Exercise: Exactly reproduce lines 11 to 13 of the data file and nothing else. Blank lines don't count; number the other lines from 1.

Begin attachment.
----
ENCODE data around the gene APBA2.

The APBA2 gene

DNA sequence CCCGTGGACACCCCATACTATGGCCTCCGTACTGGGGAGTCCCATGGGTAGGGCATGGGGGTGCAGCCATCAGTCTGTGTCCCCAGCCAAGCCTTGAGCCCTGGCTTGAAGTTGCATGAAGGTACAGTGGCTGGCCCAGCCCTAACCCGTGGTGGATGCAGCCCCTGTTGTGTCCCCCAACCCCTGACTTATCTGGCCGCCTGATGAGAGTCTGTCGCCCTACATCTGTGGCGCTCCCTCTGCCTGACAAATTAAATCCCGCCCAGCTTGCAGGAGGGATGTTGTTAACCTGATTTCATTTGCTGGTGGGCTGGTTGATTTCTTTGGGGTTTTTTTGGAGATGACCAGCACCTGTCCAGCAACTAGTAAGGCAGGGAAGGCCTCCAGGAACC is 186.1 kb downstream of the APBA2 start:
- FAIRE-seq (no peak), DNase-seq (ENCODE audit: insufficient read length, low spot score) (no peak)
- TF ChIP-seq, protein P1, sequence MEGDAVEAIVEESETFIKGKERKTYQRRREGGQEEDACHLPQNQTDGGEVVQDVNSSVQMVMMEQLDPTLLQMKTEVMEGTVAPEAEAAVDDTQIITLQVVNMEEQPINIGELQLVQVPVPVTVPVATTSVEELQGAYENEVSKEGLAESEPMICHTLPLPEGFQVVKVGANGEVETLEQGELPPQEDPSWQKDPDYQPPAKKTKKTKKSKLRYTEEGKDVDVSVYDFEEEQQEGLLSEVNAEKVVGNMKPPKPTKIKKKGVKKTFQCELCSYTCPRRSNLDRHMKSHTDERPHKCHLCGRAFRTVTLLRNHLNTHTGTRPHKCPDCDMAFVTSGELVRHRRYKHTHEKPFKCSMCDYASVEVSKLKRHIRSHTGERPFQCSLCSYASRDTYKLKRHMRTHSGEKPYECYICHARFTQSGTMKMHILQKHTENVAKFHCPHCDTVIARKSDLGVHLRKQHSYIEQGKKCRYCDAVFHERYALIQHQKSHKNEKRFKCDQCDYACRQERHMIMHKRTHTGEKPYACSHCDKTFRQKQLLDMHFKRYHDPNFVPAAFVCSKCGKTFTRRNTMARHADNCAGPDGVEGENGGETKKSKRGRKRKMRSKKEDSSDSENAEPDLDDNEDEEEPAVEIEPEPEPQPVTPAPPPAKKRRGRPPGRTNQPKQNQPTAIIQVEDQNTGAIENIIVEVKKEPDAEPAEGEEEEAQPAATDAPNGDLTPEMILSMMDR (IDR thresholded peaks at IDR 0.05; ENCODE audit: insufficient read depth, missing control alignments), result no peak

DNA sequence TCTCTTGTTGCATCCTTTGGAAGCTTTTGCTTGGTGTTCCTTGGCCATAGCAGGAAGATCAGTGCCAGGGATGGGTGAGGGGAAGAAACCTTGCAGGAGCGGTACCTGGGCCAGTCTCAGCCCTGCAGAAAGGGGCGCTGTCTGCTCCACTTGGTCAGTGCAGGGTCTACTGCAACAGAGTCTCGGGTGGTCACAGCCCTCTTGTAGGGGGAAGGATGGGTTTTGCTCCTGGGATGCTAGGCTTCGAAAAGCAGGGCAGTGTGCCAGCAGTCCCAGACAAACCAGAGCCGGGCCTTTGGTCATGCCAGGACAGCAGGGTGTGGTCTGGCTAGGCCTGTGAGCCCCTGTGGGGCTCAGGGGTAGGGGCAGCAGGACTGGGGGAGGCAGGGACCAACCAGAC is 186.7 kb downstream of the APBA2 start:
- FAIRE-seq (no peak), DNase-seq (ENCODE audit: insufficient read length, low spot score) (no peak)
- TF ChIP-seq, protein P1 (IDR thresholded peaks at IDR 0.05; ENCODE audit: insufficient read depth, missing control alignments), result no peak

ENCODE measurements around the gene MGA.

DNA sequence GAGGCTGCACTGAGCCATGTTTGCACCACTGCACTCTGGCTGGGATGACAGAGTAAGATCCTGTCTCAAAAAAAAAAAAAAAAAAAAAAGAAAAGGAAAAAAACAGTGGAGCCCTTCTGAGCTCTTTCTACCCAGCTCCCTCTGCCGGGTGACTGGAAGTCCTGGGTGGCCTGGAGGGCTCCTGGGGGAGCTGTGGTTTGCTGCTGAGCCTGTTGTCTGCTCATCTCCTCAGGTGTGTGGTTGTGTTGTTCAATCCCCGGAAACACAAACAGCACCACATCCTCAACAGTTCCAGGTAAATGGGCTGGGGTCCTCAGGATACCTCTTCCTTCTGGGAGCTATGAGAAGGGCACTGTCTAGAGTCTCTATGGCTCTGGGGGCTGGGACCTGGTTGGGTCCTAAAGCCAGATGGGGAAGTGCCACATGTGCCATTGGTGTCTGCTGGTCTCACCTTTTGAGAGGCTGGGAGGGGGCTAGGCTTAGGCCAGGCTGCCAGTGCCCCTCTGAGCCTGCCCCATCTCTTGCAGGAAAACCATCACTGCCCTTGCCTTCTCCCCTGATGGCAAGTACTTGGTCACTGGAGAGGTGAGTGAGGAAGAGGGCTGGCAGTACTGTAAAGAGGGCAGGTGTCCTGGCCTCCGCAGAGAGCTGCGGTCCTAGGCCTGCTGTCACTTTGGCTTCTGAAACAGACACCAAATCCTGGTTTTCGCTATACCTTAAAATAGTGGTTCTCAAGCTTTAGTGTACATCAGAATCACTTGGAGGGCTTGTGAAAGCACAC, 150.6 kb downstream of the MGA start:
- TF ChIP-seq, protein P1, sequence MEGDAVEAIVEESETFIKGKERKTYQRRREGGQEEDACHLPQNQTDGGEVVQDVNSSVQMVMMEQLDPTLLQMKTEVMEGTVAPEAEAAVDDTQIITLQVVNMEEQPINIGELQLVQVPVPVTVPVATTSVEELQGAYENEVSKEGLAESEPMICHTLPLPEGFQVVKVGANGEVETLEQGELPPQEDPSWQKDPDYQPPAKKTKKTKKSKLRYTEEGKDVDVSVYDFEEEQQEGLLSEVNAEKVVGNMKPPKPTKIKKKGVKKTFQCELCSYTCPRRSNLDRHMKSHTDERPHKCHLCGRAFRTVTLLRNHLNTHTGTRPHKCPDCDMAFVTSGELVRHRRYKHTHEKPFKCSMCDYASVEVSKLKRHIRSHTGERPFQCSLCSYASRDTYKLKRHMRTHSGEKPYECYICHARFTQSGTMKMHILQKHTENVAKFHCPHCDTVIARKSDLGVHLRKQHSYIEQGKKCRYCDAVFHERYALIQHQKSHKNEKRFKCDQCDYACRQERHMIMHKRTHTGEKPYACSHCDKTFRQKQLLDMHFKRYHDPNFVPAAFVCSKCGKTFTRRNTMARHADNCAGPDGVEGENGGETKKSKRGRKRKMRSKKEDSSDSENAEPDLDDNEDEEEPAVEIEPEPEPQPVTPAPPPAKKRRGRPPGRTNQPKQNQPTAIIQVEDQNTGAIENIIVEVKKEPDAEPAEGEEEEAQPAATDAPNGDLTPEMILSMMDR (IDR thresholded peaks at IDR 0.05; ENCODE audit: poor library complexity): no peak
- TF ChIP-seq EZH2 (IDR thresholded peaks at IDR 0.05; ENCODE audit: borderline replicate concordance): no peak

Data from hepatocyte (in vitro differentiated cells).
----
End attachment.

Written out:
- TF ChIP-seq, protein P1, sequence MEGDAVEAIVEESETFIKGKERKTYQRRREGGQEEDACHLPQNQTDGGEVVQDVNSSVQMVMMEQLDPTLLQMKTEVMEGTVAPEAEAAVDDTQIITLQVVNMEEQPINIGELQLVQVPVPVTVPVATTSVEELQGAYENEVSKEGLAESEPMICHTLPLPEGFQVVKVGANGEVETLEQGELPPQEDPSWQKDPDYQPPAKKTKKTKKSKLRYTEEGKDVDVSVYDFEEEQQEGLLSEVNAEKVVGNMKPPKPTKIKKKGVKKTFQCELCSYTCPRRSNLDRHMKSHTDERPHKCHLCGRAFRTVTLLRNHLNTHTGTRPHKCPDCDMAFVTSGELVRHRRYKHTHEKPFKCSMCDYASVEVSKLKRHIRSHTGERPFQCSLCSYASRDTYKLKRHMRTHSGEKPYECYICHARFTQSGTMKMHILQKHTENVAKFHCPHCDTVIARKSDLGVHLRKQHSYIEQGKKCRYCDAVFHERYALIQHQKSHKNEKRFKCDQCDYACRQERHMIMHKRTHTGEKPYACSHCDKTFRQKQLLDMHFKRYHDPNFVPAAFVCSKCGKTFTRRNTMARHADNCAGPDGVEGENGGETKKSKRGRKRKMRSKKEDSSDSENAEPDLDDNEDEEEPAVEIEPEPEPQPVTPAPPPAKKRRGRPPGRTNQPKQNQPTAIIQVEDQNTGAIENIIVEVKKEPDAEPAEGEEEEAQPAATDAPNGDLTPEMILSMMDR (IDR thresholded peaks at IDR 0.05; ENCODE audit: poor library complexity): no peak
- TF ChIP-seq EZH2 (IDR thresholded peaks at IDR 0.05; ENCODE audit: borderline replicate concordance): no peak

Data from hepatocyte (in vitro differentiated cells).